The following is an excerpt from my recent article Blown Away for Water & Wastes Digest. The full version can be read online or in the October issue of the magazine.
Modern variable-speed drives (VSD) have been used with positive displacement equipment for more than 20 years. VSD technology originated in the 1960s for small DC motors and evolved for use on large induction motors. Pulse width modulation (PWM) technology using insulated-gate bipolar transistors led to smaller, more economical options and wider use. Inverter duty (VSD duty) motor designs soon followed, along with widespread use of VSD technology for variable load applications. Positive displacement (PD) blowers often are used in these variable load applications, and VSD technology can provide additional energy savings.
PD lobe blowers have been used since their invention in 1856 by the Roots brothers. Like any PD machine, the delivered volume flow is roughly proportional to the blower’s operating speed. A majority of rotary lobe blowers are belt-driven, and the blower’s operating speed is set by the size ratio between the motor pulley and the blower element pulley. As a result, blowers were sized to the application needs, with the correct pulley ratios in belt-driven units, for many decades.
The only way to adjust the output flow of an operating machine was through the use of a relief valve to blow off some of the discharge air flow or start/stop machines on the same header pipe. These methods supply a variable flow output for applications that required it, including wastewater treatment aeration, aerobic fermentation, and cooling and combustion air. However, this provided limited savings in energy efficiency.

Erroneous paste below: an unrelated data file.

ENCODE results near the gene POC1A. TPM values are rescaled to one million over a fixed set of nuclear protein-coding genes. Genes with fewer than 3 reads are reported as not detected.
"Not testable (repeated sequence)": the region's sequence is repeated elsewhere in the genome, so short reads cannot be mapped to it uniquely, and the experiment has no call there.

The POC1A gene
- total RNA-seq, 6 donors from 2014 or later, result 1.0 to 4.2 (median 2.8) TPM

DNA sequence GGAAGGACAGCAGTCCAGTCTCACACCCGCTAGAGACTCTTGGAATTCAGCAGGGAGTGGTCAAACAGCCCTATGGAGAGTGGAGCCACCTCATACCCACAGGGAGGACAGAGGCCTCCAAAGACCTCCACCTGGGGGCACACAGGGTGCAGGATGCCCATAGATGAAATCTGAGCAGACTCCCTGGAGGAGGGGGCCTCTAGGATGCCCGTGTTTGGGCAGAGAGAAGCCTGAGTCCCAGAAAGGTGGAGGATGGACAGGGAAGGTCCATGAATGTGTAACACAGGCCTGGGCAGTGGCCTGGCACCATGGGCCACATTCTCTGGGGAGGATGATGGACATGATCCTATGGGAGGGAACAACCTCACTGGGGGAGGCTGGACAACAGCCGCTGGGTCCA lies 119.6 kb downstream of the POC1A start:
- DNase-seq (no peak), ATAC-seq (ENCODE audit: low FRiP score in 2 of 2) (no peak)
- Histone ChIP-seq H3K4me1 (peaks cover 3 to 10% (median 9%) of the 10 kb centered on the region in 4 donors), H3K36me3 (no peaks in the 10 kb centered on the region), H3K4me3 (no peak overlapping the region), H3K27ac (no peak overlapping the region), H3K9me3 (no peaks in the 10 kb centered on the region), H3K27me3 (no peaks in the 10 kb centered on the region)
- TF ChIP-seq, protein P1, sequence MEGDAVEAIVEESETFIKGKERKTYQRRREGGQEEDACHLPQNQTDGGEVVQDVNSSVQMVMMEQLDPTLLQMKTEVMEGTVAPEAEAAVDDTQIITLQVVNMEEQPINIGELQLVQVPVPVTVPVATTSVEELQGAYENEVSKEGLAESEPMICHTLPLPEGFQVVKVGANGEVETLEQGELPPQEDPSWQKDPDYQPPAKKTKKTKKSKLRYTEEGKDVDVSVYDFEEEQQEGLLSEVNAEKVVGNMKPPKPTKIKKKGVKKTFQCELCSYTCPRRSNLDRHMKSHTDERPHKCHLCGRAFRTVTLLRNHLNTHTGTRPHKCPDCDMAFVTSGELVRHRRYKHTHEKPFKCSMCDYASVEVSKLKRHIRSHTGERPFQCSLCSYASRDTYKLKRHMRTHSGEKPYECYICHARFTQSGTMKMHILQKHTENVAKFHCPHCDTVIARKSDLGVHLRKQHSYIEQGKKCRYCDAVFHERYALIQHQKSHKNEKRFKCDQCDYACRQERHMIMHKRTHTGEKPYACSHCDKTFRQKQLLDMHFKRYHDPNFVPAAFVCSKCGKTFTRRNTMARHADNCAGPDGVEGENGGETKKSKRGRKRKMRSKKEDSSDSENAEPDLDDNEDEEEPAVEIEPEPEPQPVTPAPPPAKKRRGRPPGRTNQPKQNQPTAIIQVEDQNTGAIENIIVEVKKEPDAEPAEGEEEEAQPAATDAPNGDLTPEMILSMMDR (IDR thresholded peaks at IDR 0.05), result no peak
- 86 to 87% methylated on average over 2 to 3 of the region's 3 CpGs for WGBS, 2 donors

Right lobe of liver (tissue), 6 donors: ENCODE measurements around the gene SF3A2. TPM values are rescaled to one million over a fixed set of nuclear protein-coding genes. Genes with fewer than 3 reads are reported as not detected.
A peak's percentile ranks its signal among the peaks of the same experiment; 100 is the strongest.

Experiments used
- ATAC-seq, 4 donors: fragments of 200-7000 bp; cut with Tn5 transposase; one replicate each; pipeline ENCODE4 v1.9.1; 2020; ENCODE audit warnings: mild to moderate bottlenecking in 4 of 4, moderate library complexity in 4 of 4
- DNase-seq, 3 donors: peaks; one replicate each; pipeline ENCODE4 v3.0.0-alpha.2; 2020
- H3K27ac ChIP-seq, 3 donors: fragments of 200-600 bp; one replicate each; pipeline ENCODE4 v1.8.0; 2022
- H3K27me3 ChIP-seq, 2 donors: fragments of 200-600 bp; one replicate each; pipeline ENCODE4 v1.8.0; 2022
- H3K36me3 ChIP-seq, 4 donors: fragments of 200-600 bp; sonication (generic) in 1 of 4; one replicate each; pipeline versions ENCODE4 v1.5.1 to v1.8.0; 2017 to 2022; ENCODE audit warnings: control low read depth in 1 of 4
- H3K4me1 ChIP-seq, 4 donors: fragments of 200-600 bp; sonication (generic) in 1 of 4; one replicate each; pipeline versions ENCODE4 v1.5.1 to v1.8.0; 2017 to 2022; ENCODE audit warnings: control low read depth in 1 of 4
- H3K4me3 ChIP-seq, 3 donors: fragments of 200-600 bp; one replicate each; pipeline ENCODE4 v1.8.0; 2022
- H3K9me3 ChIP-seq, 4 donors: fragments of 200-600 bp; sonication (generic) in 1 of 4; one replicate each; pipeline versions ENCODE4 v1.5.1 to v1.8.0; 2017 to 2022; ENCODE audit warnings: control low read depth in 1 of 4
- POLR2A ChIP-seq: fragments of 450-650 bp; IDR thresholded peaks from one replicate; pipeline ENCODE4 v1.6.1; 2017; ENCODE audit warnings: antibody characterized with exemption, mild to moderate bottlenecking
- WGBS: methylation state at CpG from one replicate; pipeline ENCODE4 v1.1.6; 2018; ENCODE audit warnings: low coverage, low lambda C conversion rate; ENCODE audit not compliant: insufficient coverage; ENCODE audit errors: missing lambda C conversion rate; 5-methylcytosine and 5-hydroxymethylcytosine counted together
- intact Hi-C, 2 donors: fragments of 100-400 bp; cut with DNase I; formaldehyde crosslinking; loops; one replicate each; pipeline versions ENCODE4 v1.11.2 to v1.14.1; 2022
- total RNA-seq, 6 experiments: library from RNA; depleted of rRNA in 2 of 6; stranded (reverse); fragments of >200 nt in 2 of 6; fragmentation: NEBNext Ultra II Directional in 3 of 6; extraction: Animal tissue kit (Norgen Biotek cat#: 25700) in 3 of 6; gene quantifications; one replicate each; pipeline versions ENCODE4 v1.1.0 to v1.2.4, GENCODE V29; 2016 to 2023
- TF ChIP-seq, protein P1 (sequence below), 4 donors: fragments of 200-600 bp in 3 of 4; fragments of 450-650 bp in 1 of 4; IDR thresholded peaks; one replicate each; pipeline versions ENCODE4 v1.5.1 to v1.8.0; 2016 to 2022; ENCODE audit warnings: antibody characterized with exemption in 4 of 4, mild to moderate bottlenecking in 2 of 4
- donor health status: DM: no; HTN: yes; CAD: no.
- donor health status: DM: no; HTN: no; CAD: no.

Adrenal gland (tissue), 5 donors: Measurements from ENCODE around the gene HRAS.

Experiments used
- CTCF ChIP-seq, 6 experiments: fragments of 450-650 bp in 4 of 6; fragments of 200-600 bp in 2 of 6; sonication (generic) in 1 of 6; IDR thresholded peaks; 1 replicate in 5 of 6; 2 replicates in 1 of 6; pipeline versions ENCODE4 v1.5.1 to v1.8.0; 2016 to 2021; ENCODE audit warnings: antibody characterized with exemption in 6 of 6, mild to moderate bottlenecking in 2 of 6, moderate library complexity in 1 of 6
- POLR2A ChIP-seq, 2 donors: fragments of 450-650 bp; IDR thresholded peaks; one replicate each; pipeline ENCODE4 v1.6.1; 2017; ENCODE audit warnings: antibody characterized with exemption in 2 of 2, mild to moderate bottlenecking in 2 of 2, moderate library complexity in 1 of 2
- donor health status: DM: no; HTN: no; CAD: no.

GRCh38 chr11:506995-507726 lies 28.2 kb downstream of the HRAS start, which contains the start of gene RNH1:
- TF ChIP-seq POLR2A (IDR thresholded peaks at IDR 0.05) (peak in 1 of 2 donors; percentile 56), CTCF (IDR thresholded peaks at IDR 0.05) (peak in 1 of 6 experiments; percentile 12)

In the 1990s, new VSD technology and inverter duty designs for three-phase induction motors made it economical to provide variable speed packages. Instead of using a blow-off valve or starting/stopping, the VSD varied the output frequency of the blower directly. Varying operating speed adjusts the pressure vs. flow curve, with lower operating speeds displacing less volume flow.
This is significant in that slowing down the blower can be more efficient than blowing off air. A blower running at nominal speed on a VSD compared to a fixed speed will have the same flow output and require a higher amount of power input due to electrical losses. With modern VSD equipment, this loss is typically less than 3%. However, with more flow reduction, more energy can be saved. A lobe blower operating with VSD has a turndown of 60 to 70%, meaning that the minimum flow is 60 to 70% lower than the maximum flow.
For a blower operating with a blow-off valve, it still produces the same amount of flow in the blower, and a potential slight decrease in the system pressure is the only energy benefit. Therefore, a VSD can offer almost 60 to 70% in energy savings in a process requiring 60 to 70% less flow than the blower’s nominal output. For any application with a large, variable flow demand, these savings can easily pay for the investment cost of the VSD.
The ability to increase the operating speed beyond the base frequency—60 Hz in the U.S.—is an additional VSD benefit. Older equipment can be retrofitted with VSD and a larger motor to increase the performance output. The investment costs for this retrofit are considerably lower than purchasing new equipment to get a slightly higher flow output.
You can read the full article on online or in the October of Water & Wastes Digest. For more articles like this, make sure you subscribe to our blog.